He was targeted, groomed and recruited, by Mara Salvatrucha, more commonly known as MS-13, one of the most notorious and violent criminal organizations in the world, whose motto is, “Kill, Rape, Control.”
It started with the promise of money, of course, something that the little boy knew his mom desperately needed. Despite his young age, Rafa had assumed the role of “man” of the family, he wanted to take care of his sisters and try to relieve the financial burden and stress from his mom, who was working tirelessly just to feed her kids.
Rafa unwittingly started gang life after he was approached by an MS-13 member, as he left school one day. The man talked him into picking up and delivering messages for the gang. Next, it was transporting “packages”, the contents of which were unknown to Rafa, but resulted in (very small amounts of) cold, hard cash being given to him, which he stashed in a secret compartment he’d created underneath the sofa he slept on at night.
The boy planned to save up enough money to buy a home, so his mom could stop working. School quickly became a waste of time, as Rafa focused his efforts on earning as much as he could, as quickly as he could. In his mind, he would stop as soon as he had enough money—he was, after all, still just a little boy, and he still thought like a little boy, with hope and naivety—he didn’t realize there was no stopping.
Once you’re in, you’re in. Period.
Rafa had gone from being a little schoolboy to an MS-13 ”animal” (as President Donald Trump was later to refer to the gang members as being), in one move, without passing go.
He was 8-years old.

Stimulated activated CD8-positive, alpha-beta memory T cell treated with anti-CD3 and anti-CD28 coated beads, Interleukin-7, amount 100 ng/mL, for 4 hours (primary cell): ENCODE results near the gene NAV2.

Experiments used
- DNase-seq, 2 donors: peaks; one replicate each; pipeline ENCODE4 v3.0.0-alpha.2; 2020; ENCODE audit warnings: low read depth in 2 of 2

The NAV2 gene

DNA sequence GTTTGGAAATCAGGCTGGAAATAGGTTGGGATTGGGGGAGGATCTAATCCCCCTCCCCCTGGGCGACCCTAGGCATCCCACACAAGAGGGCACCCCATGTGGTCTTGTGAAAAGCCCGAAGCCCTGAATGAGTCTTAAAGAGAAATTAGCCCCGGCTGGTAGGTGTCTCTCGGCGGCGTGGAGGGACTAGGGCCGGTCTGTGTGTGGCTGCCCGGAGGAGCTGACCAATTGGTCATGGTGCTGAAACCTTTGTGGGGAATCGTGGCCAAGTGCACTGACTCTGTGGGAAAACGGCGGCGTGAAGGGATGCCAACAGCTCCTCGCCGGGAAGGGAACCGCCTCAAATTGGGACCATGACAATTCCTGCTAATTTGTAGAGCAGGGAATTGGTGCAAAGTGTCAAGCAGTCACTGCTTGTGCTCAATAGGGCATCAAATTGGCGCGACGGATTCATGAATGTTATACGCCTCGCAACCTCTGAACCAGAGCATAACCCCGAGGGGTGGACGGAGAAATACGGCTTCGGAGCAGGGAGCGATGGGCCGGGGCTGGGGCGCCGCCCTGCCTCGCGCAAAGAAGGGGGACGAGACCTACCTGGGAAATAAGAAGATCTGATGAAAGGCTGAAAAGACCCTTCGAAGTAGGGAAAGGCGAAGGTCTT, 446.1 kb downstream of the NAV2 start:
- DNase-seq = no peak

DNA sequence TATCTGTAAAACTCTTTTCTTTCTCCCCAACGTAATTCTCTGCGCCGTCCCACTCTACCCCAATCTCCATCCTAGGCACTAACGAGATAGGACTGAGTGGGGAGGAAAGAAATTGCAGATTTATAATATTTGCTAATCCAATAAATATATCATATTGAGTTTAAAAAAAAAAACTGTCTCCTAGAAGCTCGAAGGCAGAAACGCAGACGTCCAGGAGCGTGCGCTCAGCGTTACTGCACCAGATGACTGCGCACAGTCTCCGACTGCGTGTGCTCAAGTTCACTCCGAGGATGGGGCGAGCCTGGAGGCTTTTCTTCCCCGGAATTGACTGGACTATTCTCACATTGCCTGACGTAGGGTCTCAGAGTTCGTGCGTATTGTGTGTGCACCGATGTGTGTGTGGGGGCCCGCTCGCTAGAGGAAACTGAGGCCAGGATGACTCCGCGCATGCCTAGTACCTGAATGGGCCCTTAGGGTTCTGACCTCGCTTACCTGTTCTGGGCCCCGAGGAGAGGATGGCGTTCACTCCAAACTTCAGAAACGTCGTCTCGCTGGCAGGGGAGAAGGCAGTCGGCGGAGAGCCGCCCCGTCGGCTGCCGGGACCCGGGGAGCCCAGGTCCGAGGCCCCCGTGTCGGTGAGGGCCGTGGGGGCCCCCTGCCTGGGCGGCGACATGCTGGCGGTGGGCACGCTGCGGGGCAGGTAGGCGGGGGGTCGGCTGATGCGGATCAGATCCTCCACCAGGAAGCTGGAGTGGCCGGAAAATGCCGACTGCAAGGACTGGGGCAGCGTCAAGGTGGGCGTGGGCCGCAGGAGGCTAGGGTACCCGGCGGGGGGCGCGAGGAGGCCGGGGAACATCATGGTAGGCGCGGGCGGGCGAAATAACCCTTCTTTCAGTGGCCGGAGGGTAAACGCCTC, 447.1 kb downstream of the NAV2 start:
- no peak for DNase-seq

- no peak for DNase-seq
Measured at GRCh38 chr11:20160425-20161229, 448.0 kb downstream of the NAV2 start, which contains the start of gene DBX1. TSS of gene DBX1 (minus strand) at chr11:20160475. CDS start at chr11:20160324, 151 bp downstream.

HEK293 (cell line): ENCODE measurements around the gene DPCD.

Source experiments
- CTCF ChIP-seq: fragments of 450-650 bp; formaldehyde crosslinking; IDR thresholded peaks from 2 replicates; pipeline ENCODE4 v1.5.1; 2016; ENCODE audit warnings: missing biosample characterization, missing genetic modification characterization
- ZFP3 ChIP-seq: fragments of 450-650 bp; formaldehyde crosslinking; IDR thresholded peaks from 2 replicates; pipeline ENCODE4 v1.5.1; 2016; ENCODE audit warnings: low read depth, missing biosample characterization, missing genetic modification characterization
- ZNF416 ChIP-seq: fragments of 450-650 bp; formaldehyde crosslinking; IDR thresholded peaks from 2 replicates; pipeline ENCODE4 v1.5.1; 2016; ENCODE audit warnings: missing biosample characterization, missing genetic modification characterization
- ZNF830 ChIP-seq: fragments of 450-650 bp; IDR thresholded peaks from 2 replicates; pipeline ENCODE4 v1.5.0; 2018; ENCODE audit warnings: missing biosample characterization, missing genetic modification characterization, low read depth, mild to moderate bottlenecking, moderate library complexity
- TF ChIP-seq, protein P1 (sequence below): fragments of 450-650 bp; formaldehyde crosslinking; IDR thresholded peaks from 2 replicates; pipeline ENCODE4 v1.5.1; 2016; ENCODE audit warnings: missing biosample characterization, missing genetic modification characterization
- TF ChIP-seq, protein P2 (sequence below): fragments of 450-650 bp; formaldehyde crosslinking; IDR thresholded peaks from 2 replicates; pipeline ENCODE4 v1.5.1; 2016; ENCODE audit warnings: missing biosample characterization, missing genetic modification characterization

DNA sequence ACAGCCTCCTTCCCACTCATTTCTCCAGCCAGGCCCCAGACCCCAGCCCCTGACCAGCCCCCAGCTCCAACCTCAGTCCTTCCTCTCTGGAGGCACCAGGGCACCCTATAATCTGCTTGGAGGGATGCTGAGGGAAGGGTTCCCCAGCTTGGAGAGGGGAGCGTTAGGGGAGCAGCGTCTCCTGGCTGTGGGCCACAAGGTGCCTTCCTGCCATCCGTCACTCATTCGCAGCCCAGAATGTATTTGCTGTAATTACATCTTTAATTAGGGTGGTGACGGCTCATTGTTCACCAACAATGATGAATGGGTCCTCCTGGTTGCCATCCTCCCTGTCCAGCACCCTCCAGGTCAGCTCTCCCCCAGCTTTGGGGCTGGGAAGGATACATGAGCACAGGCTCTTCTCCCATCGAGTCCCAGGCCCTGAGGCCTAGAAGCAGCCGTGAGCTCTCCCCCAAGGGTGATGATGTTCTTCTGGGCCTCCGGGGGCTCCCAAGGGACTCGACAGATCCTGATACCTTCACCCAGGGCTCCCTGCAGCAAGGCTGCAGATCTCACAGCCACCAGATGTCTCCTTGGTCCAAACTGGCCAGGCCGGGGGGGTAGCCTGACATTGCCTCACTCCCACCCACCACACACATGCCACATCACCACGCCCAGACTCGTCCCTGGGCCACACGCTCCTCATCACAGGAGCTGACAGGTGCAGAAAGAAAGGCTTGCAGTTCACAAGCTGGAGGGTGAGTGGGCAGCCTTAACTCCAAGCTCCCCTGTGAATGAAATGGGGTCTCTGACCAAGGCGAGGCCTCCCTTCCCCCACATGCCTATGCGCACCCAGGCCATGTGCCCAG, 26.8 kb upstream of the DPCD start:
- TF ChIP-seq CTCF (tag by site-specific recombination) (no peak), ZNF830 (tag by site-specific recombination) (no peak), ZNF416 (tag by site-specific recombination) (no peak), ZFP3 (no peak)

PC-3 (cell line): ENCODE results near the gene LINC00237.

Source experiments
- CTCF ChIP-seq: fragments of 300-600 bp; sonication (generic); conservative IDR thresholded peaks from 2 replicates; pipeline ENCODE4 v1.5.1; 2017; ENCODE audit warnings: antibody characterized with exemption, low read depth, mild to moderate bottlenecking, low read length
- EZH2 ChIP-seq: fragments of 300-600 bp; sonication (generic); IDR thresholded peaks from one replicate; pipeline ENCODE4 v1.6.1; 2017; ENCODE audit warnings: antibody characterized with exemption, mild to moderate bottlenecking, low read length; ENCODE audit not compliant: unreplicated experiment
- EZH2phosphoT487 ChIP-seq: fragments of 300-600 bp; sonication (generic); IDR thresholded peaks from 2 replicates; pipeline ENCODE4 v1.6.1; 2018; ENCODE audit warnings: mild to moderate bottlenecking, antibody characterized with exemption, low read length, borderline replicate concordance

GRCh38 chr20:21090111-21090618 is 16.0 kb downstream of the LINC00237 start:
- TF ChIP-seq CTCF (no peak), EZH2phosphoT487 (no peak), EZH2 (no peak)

It wasn’t just money that the gang offered, there was also protection, security, stability, brotherhood and family, a feeling of “belonging” to something, and the (false) promise of a way out of poverty—oh, and one hell of a lot of violence and trauma.
MS-13 has really earned its reputation, committing gruesome acts of violence, oftentimes in large groups, with the belief that killing builds strength, and that by doing it in mass, together, it creates a firm bond and limits possible betrayal—blood brothers, and sisters, but light blue and white instead of red.
Over time, Rafa began hanging out with the gang more and more, chilling at various different houses, playing cards, being fed junk food and take-outs, given cigarettes, and eventually weed to smoke, and all the soda and beer to drink that he wanted. The boy’s boundaries began to shift and his “moral” compass started to become decidedly less fixed.
Rafa moved on to acting as a look-out for the gang, and before long he found himself along for the ride on a drive-by shooting when one of his new friends blew a man’s brains out as he left a convenience store one night. The murder victim was a former MS-13 member, a father-of-two, who had recently been released from prison and was trying to rebuild his life again, away from the gang.
Rafa had just turned eleven when he was voted into the gang officially. As part of his initiation, three teens from the clique beat and kicked Rafa violently as others stood in a circle around them, slowly counting out loud to thirteen, enabling him to move through the ranks and go from “paro” to “chequo”.
However, it would take even more violence before the newly christened Lil’ R, could become a fully-fledged homeboy. Rafa would have to earn his stripes. He would have to kill a rival gang member. He would have to hack him to death with a machete.
Welcome to the mara, it’s time to get wet.